Garden of Perfect Brightness: The Yuanmingyuan as Imperial Paradise, 1700-1860

The Kangxi emperor created a villa with gardens to the northwest of Beijing which was named the Garden of Joyful Spring. In order to create a private retreat near the Forbidden City but away from its formality, the Kangxi emperor created a villa with gardens to the northwest of Beijing which was named the Garden[…]

The Garden of Perfect Brightness: China’s Three Great Qing Emperors

The Yuanmingyuan was a paradise on earth for the Qing emperors. Introduction The Garden of Perfect Brightness—Yuanmingyuan (圓明園)—is the name of one of China’s most iconic monuments and tourist destinations. Its importance, more to Chinese than to foreign visitors, lies in the fact that it was an imperial palace and garden that was almost completely[…]

China’s Early Modern Commodities Trade

The search for a commodity that the Chinese wanted to buy led the British to develop opium plantations in Bengal. Luxury exports from Canton—fine porcelain, furniture, lacquer, paintings, and figurines—attracted the most attention as art objects but were not the primary goods of trade. The original China trade was a simple bulk exchange of commodities.[…]

China’s Trade with the West in the Early Modern World

From early times China engaged in extensive trade relations with other countries, From early times China engaged in extensive trade relations with other countries until the mid-19th century. Introduction From early times China engaged in extensive trade relations with other countries, and until the mid 19th century Chinese officials directed by the imperial court in[…]

Empress Wu Zetien: Bloodthirsty Ruler or Bad Press?

“She killed her sister, butchered her elder brothers, murdered the ruler, poisoned her mother,” the chronicles say. But is the empress unfairly maligned? By Mike Dash Most nations of note have had at least one great female leader. Not the United States, of course, but one thinks readily enough of Hatshepsut of ancient Egypt, Russia’s[…]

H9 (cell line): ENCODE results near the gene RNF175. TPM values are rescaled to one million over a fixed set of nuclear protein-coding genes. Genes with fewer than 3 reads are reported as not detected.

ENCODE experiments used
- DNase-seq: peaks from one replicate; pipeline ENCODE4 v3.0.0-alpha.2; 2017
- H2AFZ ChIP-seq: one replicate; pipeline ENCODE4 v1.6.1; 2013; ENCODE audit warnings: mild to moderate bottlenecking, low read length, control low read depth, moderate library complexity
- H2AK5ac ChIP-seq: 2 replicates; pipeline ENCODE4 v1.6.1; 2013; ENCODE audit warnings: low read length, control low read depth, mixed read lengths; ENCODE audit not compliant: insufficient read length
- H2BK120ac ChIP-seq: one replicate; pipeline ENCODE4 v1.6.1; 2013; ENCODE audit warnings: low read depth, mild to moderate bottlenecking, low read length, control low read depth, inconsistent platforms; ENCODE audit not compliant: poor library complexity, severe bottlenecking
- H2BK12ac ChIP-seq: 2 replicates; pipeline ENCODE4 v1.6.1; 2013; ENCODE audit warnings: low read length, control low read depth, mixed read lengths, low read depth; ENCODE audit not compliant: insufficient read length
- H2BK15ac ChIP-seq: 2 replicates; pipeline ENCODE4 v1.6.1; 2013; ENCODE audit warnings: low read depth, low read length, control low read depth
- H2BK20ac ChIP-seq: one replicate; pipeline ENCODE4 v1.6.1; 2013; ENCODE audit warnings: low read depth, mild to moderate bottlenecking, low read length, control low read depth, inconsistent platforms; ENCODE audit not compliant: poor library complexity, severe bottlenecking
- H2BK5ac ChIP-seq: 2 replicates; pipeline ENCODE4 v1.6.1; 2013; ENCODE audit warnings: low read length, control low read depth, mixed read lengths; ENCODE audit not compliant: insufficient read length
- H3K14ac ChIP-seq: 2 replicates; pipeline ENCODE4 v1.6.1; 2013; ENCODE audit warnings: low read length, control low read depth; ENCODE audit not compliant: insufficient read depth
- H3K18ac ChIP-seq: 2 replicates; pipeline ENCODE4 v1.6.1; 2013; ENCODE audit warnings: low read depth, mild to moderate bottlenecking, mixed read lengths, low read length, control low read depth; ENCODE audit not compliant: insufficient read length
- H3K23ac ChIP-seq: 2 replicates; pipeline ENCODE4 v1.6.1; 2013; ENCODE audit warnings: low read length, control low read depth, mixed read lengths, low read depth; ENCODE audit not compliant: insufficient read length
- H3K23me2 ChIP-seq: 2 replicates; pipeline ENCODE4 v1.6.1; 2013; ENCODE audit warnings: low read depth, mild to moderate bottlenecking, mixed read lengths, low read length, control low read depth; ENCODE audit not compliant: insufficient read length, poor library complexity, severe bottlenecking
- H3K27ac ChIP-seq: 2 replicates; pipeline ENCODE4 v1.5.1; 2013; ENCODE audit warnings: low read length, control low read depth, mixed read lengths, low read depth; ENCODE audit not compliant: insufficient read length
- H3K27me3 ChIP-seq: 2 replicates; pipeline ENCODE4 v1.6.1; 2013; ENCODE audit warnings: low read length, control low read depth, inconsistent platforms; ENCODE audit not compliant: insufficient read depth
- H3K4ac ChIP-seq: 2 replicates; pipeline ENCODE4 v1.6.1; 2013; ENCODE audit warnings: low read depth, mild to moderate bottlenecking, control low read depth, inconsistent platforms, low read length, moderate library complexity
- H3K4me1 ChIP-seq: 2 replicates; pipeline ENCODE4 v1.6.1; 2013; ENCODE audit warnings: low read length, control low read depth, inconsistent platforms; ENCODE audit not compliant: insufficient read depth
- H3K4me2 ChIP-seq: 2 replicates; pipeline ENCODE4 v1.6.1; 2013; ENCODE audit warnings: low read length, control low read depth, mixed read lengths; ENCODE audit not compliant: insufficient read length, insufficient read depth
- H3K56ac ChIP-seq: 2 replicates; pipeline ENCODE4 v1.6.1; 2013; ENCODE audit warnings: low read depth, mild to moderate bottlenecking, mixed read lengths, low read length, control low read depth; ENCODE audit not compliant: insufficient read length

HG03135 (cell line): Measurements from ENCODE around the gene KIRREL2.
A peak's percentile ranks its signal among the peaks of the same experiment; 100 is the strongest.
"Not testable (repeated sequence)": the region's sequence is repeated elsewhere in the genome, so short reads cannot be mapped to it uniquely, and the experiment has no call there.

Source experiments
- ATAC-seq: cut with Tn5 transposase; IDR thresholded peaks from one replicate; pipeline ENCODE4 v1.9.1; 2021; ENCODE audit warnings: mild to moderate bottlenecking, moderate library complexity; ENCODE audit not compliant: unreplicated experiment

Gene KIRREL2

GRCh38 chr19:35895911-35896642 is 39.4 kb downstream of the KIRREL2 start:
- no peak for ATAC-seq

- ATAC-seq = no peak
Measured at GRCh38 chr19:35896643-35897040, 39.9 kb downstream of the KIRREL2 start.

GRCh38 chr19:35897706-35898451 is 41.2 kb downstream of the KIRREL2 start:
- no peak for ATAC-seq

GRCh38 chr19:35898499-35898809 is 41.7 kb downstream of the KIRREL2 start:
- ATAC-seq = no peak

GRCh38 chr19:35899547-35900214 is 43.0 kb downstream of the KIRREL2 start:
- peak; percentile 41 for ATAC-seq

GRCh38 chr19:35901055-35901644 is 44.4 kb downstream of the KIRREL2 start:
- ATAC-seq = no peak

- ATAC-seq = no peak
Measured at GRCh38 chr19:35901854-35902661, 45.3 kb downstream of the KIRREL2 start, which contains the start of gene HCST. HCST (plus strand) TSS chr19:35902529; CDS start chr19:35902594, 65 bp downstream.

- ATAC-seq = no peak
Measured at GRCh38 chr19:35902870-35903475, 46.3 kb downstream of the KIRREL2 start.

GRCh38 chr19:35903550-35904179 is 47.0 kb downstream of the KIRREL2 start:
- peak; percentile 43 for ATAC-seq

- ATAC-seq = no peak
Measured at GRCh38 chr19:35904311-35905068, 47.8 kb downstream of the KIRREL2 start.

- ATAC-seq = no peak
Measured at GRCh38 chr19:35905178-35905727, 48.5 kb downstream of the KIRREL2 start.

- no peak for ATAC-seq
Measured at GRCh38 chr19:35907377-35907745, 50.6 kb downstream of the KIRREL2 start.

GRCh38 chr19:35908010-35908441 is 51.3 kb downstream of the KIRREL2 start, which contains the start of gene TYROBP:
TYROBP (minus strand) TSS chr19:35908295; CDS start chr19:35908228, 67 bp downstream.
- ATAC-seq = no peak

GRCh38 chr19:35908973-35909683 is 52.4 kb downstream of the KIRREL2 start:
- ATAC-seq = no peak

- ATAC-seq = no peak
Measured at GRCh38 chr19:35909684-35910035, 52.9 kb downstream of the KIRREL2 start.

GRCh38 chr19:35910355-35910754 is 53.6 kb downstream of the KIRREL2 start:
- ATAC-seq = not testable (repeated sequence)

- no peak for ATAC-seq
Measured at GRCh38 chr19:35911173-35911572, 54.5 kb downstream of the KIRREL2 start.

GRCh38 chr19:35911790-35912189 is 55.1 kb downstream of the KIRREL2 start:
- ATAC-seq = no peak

A History of China from the Mongolian Interlude to the Republican Revolution (1279-1912)

The late Qing (Manchu) dynasty to the fall of Imperial China. Mongolian Interlude By the mid-thirteenth century, the Mongols had subjugated north China, Korea, and the Muslim kingdoms of Central Asia and had twice penetrated Europe. With the resources of his vast empire, Kublai Khan (1215-94), a grandson of Genghis Khan (1167?-1227) and the supreme[…]

An Overview of Prehistoric to Medieval China

The development of Chinese culture as it is still known today, via the Hundred Schools of Thought, pre-Imperialism and the formation of a unified China. Prehistory During the long Paleolithic period, bands of predatory hunter-gatherers lived in what is now China. Homo erectus, an extinct species closely related to modern humans, or Homo sapiens, appeared[…]

The Origin and Development of the Dragon in Ancient Chinese Mythology

Unlike the Western dragon of Europe that is representative of evil, the many eastern versions of the dragon are powerful spiritual symbol. Edited by Matthew A. McIntosh / 12.07.2018Public HistorianBrewminate Editor-in-Chief Introduction The Chinese dragon (spelled Long,Loong, or Lung in transliteration), is a Chinese mythical creature that also appears in other East Asian cultures, and thus is also sometimes called the Oriental (or Eastern)[…]